Swimming in China
By Bruce Wigo, President of the International Swimming Hall of Fame
I recently spent six weeks in China, beginning with the FINA World Championships in Shanghai and ending with the World University Games in Shenzhen. During this time I had the opportunity to visit a number of pools, meet with facility managers, swimming coaches, teachers and talk with ordinary people who swim for fitness or fun and these are my observations about the present and future of Chinese swimming.
The first thing that struck me while swimming in pools like the Water Cube in Beijing or in the South China Sea resorts was that I saw almost no one swimming the crawl. For the majority of Chinese adults, swimming means the breaststroke. It is the stroke Chairman Mao used in his famous river swims and it is the primary stroke that is taught in swimming schools.
Where pools are available, swimming is taught to primary school children as part of their physical education classes. I observed large group lessons in both Pudong (Shanghai) and Shenzhen and they were all about the breaststroke. Instructors are very proud to claim nearly a 100% success rate after only 10 lessons. It’s not today’s competitive stroke, but reminiscent of the style and teaching methods used in America in the 1950’s.
If a student shows exceptional talent in the water he or she may be invited to attend a special provincial sports school, which may be close enough to remain at home with parents or if too far to commute, they can board. There are no additional incentives, but because sport training takes priority over subjects like math and science, many parents decline the invitation, as they have higher aspirations for their children than life as a sportsman. For those who do accept the invitation, financial or other benefits may come as early as age 12, the age when a swimming instructor from Jinan University in Shandong Province says she started receiving money for swimming. With an average factory worker’s salary being about $250 a month, there will still be millions of parents with dreams of their children emulating Sun Yang’s superstardom.
In the People’s Republic of China there are 33 administrative districts, known as provinces, municipalities, autonomous or administrative regions. In each the government has built at least one world-class, multi-pool aquatic training center, in addition to other pools. Each province also has an age group swimming championship. In Shandong Province this year, for example, there were approximately 400 swimmers, male and female, competing in age groups from 8 &under to 18 & under. A tiny number for a province that has a population of over ninety-five million people, but which reflects a system that relies upon talent identification and incentives, rather than a large talent pool like in the USA.
The importance of a sizeable of the talent pool may have been demonstrated by the success of the US team at the 14th FINA World Championships in Shanghai. Americans once again dominated the swimming events, bringing home 32 medals, including 16 Golds to China’s 5. However, a large base seems to be less important in the minor aquatic sports where China’s talent ID reliant system has achieved remarkable success in diving. Using the same principal of identifying talent and working full-time with small groups and high coach-to-athlete ratios, China has also become a power in both synchronized swimming and women’s water polo. There may be no more than 250 females of any age playing water polo in China, compared to approximately 15,000 in the USA, but in Shanghai China finished ahead of the USA.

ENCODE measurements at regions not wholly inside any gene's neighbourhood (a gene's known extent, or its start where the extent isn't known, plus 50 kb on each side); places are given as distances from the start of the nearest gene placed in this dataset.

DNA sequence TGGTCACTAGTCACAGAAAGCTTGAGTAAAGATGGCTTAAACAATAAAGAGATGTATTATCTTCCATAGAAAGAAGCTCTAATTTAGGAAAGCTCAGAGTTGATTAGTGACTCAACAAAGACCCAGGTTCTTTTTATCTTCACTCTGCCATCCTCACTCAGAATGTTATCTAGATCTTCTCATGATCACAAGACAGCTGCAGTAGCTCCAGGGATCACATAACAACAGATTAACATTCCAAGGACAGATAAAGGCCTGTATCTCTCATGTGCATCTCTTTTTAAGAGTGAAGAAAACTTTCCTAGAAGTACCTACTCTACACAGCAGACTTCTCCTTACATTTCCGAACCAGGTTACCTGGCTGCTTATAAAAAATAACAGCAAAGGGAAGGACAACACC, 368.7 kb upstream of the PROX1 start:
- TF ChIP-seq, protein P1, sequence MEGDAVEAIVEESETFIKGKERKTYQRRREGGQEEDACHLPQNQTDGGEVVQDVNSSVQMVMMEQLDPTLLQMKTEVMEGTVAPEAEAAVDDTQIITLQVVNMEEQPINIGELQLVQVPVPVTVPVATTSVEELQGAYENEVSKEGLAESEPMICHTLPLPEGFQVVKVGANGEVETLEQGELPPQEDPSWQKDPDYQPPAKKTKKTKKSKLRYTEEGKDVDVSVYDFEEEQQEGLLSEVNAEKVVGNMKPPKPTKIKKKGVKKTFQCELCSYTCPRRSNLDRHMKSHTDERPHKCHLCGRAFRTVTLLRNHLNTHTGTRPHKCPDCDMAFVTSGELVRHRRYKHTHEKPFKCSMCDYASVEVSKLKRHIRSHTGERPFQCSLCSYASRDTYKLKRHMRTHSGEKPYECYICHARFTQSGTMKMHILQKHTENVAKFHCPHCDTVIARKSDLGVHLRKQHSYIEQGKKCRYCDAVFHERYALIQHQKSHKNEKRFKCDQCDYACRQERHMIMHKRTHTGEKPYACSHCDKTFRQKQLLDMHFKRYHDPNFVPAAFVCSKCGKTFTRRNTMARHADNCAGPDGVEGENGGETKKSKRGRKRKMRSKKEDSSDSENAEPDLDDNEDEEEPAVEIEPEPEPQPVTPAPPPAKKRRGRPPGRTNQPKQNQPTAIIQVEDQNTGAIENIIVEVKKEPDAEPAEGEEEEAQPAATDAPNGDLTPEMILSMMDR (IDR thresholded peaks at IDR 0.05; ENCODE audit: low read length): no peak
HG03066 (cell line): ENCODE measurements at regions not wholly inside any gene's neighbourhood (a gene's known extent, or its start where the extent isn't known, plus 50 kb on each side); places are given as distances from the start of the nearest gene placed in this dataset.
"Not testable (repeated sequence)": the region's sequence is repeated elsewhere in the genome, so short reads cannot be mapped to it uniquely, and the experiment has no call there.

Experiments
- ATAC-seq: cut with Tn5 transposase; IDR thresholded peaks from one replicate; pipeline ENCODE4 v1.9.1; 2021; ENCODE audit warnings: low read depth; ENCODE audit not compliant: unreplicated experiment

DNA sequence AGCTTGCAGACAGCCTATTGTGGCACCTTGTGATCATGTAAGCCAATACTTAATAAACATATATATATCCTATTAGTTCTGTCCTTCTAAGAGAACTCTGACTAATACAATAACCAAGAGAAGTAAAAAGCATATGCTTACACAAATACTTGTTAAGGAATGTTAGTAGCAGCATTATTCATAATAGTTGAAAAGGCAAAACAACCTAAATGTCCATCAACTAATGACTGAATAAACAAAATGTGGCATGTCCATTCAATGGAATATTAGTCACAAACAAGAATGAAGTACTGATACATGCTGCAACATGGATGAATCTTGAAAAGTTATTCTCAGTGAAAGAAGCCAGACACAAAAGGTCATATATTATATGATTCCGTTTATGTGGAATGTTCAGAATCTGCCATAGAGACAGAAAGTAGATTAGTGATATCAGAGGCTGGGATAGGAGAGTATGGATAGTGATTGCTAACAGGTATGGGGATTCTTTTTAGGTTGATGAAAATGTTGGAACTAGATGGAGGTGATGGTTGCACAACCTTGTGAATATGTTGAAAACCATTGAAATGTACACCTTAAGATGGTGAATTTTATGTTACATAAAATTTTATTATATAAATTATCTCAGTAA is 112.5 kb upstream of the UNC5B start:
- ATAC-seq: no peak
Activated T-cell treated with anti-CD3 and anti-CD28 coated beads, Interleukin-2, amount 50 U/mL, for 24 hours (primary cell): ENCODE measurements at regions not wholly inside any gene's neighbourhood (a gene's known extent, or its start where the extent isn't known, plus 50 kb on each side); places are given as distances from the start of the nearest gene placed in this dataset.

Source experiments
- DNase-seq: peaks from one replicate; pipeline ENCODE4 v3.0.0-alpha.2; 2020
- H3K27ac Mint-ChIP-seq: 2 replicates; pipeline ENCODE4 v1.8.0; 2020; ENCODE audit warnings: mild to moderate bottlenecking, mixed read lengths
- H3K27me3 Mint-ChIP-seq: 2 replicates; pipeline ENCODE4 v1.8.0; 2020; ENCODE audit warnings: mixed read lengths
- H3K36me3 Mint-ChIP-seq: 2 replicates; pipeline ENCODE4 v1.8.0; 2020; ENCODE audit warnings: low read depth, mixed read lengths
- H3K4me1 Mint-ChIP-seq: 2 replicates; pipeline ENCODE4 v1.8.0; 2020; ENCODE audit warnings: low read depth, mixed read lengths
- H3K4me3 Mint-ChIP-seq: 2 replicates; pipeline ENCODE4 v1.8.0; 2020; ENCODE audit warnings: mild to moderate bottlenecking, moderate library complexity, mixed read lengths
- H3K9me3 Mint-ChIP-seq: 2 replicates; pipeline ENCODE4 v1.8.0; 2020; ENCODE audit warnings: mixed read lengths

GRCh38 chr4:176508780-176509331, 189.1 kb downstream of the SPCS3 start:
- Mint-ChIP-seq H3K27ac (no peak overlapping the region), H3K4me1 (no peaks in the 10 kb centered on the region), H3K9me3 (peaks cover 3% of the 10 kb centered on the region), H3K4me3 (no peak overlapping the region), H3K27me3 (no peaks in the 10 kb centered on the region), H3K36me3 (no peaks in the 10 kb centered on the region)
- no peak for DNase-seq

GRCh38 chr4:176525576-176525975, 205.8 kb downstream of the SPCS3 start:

The difference between the USA and China, according to US Diving coach Hongping Li, is that in China athletes and parents look at sports from an early age as a serious profession, while most American athletes start in aquatics as a fun hobby or part-time sport. As for diving, says Li, "China has an unbeatable state-run system. Divers with the best bodies and best physical condition are selected and brought together for intensive and time-consuming training. Compared with them, US divers are amateurs who have spare time for study, work and socializing."
The question is, can the system that has led to China’s success in the three minor aquatic sports be replicated in swimming? So far the answer is no, although the Chinese are becoming increasingly competitive. If they adopt a broader based system and attract more talent from their population of 1.3 billion, the world had better watch out and that may be starting. You can see it in the number of world-class aquatic facilities that are being built across the county, in the celebrity and wealth accruing to Sun Yang, whose billboard sized image and appearances on CCTV could be seen all across China within hours and days of setting his first world record - and in the great desire by the government to achieve international athletic success.
Diving, synchronized swimming and women’s water polo may provide a glimpse of what may be coming to swimming as the size of the talent pool and number of facilities grow – and where the old style breaststroke may soon be replaced by the butterfly, backstroke and crawl in the swimming pools China.